ognizant Communication Corporation

An Interdisciplinary Journal


Tourism Review International, Volume 12, pp. 93-114
1544-2721/08 $60.00 + .00
Copyright © 2008 Cognizant Comm. Corp.
Printed in the USA. All rights reserved.

Traversing Hegemony: Gender, Body, and Identity in the Narratives of Israeli Female Backpackers

Chaim Noy

Independent Scholar, Israel

This article explores travel narratives of Israeli female backpackers, depicting their participation in a tourist rite-of-passage. The exploration addresses the meeting of narratives of the masculine, adventurous male hero, on both local (Israeli culture) and global-Western (backpacking) spheres, with regard to which the travelers position themselves and negotiate their gender identity. The article deals with two complementary sites of tourist gender performances: one is the actual trip and the other is the performance of travel narratives. The findings indicate that the backpackers assume several, shifting, positions in relation to an oppressive masculine social norm: while some adhere to the norm, others resist it through a subversive participation in alternative backpacking activities or through a reinterpretation of the normative activities. The article foregrounds the central role played by the body in mediating between the individual and the collective. Finally, it proposes further research on how culture and tourism are interwoven, so as to allow a nuanced picture of gender construction in women's biographies in particular, and in the biography of marginalized people in general.

Key words: Language; Experience; Identity; Body; Performance; Israeli society

Address correspondence to Chaim Noy, Independent Scholar, 1/a Shalom Yehuda St., Jerusalem, 93395 Israel. Tel/Fax: 972-2-6732188; E-mail: chaimnoy@gmail.com

Tourism Review International, Volume 12, pp. 115-128
1544-2721/08 $60.00 + .00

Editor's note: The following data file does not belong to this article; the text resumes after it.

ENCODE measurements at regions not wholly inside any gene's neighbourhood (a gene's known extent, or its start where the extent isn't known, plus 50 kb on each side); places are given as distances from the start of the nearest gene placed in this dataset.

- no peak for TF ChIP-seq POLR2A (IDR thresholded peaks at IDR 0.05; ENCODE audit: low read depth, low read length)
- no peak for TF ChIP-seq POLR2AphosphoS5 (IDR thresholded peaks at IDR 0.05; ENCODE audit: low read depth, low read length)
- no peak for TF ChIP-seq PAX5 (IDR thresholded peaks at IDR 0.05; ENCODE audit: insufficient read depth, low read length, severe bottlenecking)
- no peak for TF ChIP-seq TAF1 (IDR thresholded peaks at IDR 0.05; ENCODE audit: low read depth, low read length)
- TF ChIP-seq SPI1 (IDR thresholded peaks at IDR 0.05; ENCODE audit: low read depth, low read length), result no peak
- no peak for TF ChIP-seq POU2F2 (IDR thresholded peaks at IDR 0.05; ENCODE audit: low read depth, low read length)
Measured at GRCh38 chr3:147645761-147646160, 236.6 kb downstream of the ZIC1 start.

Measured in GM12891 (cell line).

Copyright © 2008 Cognizant Comm. Corp.
Printed in the USA. All rights reserved.

The Spirit of the Cowgirl in the 21st Century: An Exploration of Women's Responses to the National Cowgirl Museum and Hall of Fame

Linda J. Ingram

Department of Recreation, Park & Tourism Sciences, Texas A&M University, TX, USA

People have been fascinated with the cowgirl persona for decades. She is a part of the history, heritage, and popular culture of the US. Cowgirls are a phenomenon of the US and represent women of independent spirit, courage, and determination. The purpose of this study is to explore how women perceive cowgirls before and after a visit to the National Cowgirl Museum and Hall of Fame in Ft. Worth, Texas. Freelisting was used to elicit responses from participants regarding their feelings about the exhibits in the museum. Analysis revealed that the cowgirl persona is read by women as a complex and diverse phenomenon. It was also determined that a tour of the museum alters women's perceptions and awareness of cowgirls and their various accomplishments. The insights gained from this study could be used to develop an in-depth study on women's perceptions of female identities and what they take away from their museum experiences. The information can also be used to further women-centered scholarship with an eye toward gaining greater understanding of women's lives and potential.